‘Bowser’s Fury’ Is More Than Just A Bonus From Nintendo
‘Bowser’s Fury’: There were a few things about “Super Mario 3D World” for Nintendo Switch that we all took for granted (and that have been fulfilled). The first and most obvious, that the game originally appeared on Wii U eight years ago had lost none of its freshness or strength. It would help if you played the first few bars, go through a few levels to verify that this is the case. The Switch also injects extra speed into the action, which weirdly suits the set very well.
This particular experience was part of ‘Super Mario’ eternal flirtations with the mechanics of the genre (the ‘Mario’ genre, that is), and which led us to experiments with gravity and spaces of ‘Super Mario.’ Mario “Galaxy,” my personal favorites, or the difficult way to create open spaces from tiny, almost claustrophobic environments, from “Odyssey.” “Super Mario 3D World” managed to merge classic 2D titles with 3D mechanics (and a cat that let you explore vertically, kidding with that).
As a sort of repeat of the last ‘Odyssey,’ the ‘Super Mario 3D World’ on Wii U too, We were playing to create an expansive world from mini-levels or tests, yes, open and from which you could enter and exit at will. Each of these smaller levels functions as independent tests in which to hunt other characters or explore in-depth. And to that are added the specific levels of Captain Toad, type puzzle.
In reality, few compliments can be leveled at ‘Super Mario 3D World’ that are not extensions of what has already been saying about the Wii U version. However, the passage of time makes us verify something: the soft but vibrant colors, character designs, and settings absolutely unrelated to a temporary fashion make this game visually comparable to a current game. Nintendo is often accused of living in isolation in a bubble, but it’s in games like this eight years later that this Politics makes sense.
But also, this time we have an extra.
Bowser’s Fury: A Titan’s Fury
“Bowser’s Fury,” apparently, is an addition to the main game (the new take on the Wii U classic) with no other news than Mario’s quintessential enemy showdown/rescue storyline. A curious, cyclic mechanics of light and dark would wink a mustache at the temporary springs of a Zelda.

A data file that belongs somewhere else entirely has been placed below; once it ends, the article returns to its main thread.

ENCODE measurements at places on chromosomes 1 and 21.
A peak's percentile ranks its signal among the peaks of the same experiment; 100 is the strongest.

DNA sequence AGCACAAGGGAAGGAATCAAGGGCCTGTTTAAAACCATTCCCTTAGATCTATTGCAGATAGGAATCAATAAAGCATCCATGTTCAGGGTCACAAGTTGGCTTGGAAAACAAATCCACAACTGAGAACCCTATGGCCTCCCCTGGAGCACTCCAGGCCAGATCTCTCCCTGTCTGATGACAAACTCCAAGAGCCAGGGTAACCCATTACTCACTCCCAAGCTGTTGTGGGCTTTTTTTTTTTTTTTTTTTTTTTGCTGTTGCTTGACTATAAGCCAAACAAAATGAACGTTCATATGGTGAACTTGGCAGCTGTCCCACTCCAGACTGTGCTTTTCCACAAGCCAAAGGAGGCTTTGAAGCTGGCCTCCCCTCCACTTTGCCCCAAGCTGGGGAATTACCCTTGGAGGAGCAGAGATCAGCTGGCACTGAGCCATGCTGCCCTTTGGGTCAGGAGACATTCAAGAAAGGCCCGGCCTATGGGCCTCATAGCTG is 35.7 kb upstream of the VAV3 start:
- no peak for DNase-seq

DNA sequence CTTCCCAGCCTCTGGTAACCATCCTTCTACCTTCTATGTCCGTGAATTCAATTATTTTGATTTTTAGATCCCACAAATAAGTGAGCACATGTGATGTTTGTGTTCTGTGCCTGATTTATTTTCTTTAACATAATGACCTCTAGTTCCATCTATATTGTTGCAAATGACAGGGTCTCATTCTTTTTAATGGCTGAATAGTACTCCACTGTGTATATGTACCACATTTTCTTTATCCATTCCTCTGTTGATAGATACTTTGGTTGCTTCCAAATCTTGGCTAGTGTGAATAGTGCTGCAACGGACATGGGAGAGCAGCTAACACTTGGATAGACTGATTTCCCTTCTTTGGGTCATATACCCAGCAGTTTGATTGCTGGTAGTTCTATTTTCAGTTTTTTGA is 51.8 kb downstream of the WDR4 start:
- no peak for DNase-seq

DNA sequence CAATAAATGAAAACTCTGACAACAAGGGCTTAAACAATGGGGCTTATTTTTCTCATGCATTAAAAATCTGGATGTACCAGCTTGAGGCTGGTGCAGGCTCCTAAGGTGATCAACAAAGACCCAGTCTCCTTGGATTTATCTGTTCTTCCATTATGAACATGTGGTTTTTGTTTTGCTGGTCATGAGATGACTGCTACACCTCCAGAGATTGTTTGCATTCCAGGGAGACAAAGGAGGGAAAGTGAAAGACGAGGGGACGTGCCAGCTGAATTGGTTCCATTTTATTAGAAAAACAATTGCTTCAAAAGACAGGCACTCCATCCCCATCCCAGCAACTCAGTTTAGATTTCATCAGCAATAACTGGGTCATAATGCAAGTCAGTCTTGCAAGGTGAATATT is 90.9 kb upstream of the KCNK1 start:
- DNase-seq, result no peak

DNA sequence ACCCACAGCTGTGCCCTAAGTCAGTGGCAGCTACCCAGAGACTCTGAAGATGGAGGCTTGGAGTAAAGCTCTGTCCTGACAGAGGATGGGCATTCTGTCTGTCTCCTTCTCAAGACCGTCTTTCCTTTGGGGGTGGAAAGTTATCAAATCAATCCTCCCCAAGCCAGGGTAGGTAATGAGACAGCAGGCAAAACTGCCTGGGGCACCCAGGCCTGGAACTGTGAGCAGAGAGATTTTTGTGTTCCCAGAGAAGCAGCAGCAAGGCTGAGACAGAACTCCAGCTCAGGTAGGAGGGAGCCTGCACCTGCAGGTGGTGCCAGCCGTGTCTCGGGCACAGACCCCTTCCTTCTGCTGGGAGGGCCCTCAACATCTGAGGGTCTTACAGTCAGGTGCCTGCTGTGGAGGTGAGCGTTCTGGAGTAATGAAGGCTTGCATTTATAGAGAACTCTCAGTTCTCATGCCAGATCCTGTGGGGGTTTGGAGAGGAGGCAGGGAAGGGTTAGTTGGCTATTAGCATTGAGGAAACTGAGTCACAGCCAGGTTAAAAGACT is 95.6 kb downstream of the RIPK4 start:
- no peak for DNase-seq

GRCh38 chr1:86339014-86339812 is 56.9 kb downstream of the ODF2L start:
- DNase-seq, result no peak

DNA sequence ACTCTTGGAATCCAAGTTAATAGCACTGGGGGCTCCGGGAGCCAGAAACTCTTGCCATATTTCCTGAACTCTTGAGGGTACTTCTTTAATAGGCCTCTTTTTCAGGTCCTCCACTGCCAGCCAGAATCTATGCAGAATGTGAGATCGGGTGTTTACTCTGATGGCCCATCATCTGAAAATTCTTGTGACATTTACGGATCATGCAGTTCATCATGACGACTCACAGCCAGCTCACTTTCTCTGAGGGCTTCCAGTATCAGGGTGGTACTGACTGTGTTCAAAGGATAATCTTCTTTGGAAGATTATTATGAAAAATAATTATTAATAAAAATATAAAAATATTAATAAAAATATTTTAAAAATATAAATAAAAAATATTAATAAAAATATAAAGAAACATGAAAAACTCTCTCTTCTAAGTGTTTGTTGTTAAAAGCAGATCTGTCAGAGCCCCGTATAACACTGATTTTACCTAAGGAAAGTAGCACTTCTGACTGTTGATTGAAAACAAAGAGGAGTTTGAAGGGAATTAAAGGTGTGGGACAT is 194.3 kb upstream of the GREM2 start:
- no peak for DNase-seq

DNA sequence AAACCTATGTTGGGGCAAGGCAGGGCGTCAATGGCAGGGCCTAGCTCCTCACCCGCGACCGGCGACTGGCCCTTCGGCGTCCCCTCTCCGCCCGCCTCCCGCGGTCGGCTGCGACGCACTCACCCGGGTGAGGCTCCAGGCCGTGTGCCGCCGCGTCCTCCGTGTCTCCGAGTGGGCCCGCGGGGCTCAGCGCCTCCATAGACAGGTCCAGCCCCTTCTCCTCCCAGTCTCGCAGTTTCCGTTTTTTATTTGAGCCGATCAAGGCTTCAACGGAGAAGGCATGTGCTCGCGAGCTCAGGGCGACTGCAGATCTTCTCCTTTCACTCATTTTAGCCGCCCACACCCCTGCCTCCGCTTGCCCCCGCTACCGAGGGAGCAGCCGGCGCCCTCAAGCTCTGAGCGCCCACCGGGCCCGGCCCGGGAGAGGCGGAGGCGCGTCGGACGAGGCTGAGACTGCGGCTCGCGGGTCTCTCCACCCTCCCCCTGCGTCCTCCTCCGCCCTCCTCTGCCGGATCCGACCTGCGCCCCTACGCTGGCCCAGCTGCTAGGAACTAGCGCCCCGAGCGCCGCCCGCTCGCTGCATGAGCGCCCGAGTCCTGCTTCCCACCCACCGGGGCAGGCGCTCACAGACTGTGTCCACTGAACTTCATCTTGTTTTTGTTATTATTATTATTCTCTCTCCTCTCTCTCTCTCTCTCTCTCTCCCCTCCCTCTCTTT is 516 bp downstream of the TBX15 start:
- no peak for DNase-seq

However, we must not forget that no matter how long the original game “Bowser’s Fury,” eight years have passed. This game takes this advantage into account and, for example, allows the player to move the camera freely. Such a simple design decision is already one more step in a land Mario unexplored: 2D tunes in many ways, worlds open to others.
The game takes a few steps beyond the concept of its predecessor and packmate, and here, as always, you have to collect coins to open up new areas. But in this case, we are in an archipelago, and each island is resolved in a way: exploration, combat, obstacles against the clock, chases, puzzles. In other words, Mario’s world, almost like a summary of decades of playable career, is on this occasion both the freest and the most closed in its history. Concise evidence and, hand in hand, pure freedom.
The clashes with Bowser open a playable path little explored by Nintendo in general and “Super Mario” in particular: the bosses. Encounters with the Dark Bowser (often with no other possible strategy than to flee from him) are not the culmination of a level, as usually happens, but the formidable kaiju ladder under which they unfold (another novelty) opens up new secrets and hidden paths with the impacts of projectiles. In other words, these fights (and their prologues without the option of a Mario response) are more strategic than they appear at first glance.
It is clear that “Bowser’s Fury” is more than just a game of gifts with another main one, although, by duration (one-third of the usual in Marios, which is enough), it is clear that it is appropriate fine as a monumental gift. What it is, without a doubt, is an outpost of what’s to come, even if not in the form of a Giant Bowser: is the promise that Mario can continue to mutate endlessly, not to repeat himself but, at the same time, without ceasing to be true to himself.
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